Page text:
A multi-element perspective means working out measures that suit local conditions and striving for a sound regional environment in an active and well-advised way. In Northeast Asia, the priority is to maintain peace and stability on the Korean Peninsula — efforts should be made to restart the Six-Party Talks — and the establishment of a free trade area covering China, Japan and the Republic of Korea. In Southeast Asia, on the basis of taking into full consideration regional diversity, efforts will be made to hasten interconnectivity by establishing a new maritime “Silk Road” and the Trans-Asian Railway and properly handling disputes in the South China Sea. In Central Asia, the focus will be on strengthening the strategic partnership with Russia, establishing a Silk Road economic belt and enhancing the role of the Shanghai Cooperation Organization. To the west, the focus will be on strengthening strategic coordination and pragmatic cooperation with India, and the construction of the BCIM (Bangladesh, China, India and Myanmar) economic corridor and the China-Pakistan economic corridor.
Beyond time and space means that while carrying out diplomacy with neighboring countries the overall domestic and international situations must be taken into full account. Xi stressed the necessity of good diplomatic work in neighboring countries to realize the “centenary goals” of a moderately prosperous society by 2021 and a strong, modern socialist country by 2049.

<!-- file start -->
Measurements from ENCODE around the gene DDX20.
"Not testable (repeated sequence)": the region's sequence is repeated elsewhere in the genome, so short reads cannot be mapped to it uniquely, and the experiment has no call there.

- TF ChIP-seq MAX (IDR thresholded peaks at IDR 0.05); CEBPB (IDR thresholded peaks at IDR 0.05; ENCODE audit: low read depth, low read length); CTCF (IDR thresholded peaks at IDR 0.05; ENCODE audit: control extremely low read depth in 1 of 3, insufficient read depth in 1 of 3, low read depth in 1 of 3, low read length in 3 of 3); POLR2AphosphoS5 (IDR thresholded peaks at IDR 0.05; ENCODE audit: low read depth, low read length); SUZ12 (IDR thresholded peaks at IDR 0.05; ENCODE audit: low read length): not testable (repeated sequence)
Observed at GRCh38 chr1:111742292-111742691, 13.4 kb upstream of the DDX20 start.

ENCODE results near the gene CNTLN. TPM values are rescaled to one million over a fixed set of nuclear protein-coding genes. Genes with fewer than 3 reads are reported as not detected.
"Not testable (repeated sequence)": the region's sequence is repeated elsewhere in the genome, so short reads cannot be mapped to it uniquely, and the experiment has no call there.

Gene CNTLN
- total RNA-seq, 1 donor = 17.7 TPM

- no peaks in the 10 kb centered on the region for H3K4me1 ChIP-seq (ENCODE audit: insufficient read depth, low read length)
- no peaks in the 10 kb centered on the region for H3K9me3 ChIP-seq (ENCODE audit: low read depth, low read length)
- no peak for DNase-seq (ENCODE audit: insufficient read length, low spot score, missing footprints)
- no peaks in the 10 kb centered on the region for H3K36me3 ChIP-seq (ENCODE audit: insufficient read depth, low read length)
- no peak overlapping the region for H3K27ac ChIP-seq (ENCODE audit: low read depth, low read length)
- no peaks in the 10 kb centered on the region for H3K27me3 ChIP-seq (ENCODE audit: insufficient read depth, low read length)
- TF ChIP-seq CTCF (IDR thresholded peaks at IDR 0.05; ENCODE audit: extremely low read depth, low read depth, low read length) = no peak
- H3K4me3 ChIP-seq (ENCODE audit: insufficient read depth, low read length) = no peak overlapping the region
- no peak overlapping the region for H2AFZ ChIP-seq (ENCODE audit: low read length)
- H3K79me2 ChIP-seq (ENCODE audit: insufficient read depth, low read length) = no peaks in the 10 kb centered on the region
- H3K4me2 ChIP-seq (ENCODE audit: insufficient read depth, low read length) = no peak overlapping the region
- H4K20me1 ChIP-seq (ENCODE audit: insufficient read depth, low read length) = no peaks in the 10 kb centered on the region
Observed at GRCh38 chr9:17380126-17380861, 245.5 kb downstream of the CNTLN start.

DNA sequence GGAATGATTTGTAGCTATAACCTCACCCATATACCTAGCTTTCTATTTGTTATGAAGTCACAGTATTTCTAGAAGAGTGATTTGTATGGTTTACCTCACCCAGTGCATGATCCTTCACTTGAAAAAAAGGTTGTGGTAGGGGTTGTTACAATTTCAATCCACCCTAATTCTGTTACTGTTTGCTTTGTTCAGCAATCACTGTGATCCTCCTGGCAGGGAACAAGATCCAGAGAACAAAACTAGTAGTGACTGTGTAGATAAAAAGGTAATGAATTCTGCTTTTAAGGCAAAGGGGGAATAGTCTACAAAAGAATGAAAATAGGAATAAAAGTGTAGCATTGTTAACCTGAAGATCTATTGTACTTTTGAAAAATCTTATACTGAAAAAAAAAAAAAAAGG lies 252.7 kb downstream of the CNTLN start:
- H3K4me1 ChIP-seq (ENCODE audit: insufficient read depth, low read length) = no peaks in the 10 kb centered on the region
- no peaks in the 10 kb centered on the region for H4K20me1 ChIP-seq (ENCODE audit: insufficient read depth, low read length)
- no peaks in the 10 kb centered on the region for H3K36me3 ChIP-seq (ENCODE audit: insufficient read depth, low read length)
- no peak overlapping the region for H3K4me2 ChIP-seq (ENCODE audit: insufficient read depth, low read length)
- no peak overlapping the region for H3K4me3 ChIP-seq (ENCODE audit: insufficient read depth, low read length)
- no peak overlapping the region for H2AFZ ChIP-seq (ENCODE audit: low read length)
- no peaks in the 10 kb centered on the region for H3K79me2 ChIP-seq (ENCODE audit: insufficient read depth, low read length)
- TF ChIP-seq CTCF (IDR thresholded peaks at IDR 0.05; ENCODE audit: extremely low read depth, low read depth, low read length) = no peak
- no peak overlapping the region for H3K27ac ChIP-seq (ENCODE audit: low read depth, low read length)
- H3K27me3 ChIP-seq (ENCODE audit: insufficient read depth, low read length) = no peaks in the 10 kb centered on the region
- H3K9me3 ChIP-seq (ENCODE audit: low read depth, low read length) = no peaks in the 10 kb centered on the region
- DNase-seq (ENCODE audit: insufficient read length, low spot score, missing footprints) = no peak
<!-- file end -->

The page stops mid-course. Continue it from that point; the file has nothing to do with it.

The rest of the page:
In the near future, China’s periphery strategy should focus on four aspects. The first is maintaining overall peace and stability in neighboring regions. Beijing will continue to seek a peaceful solution to the territorial disputes with some of its neighbors through dialogue and consultation, though it will also oppose any party’s provocative acts that stir up trouble in the region.
The second is creating a neighboring geo-economic circle featuring mutually beneficial cooperation and forming crossed economic corridors from south to north and west to east. On the basis of hastening interconnectivity and infrastructure construction, China will work with its neighbors to build an overall opening-up pattern.
The third is to create a common security circle in neighboring regions and actively participate in regional and sub-regional security cooperation, and enhance cooperation mechanisms and strategic mutual trust. China will continue to pursue an independent policy of peace and adhere to a security concept featuring mutual trust, mutual benefit, equality and coordination, and promote security cooperation with neighboring countries, and positively provide public products for regional security to create a regional common security circle.
The fourth is to establish a community of common destiny and promote friendly exchanges through various channels, cultivate more friends and partners and share weal and woe with them.
The realization of the Chinese Dream is closely related to the aspiration of all peoples in all countries for a better life and regional prosperity. With the sense of common destiny taking root with neighboring countries and greater integration of interests, China’s periphery diplomacy will embrace a bright future and China’s development will offer more benefit to its neighbors and make them feel safe.